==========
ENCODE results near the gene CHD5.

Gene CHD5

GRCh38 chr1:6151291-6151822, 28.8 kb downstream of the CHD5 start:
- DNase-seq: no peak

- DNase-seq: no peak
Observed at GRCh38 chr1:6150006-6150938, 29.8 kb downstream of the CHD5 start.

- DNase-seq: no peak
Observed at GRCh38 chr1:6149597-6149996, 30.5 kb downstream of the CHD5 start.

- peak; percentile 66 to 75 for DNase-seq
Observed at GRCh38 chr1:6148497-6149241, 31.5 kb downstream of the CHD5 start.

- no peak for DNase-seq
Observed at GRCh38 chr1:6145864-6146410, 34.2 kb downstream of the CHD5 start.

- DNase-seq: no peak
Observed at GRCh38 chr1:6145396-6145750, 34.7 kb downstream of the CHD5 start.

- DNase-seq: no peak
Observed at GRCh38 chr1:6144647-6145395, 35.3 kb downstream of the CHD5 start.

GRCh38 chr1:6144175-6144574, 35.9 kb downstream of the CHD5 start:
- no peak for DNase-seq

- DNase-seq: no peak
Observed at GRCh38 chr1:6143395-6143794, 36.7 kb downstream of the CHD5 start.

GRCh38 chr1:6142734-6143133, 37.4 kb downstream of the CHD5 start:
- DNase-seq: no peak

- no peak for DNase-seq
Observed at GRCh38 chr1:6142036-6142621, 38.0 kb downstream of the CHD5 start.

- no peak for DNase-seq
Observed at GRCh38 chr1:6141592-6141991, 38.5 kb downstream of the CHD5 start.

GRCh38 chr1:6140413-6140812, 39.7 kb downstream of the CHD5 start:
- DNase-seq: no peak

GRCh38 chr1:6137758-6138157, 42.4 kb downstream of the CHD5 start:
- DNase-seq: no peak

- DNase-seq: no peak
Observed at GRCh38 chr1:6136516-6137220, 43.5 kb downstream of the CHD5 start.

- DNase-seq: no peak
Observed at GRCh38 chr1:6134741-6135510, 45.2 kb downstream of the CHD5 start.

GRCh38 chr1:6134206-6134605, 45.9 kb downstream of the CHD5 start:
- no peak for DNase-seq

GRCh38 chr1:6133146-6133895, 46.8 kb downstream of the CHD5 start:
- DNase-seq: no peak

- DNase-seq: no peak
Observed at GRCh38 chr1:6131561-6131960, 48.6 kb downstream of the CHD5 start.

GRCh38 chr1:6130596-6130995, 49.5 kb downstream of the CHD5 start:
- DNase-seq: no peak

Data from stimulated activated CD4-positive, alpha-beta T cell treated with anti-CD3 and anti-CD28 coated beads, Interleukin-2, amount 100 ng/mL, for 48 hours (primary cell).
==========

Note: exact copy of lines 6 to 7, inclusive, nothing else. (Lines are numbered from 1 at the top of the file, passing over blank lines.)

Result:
Observed at GRCh38 chr1:6150006-6150938, 29.8 kb downstream of the CHD5 start.

- DNase-seq: no peak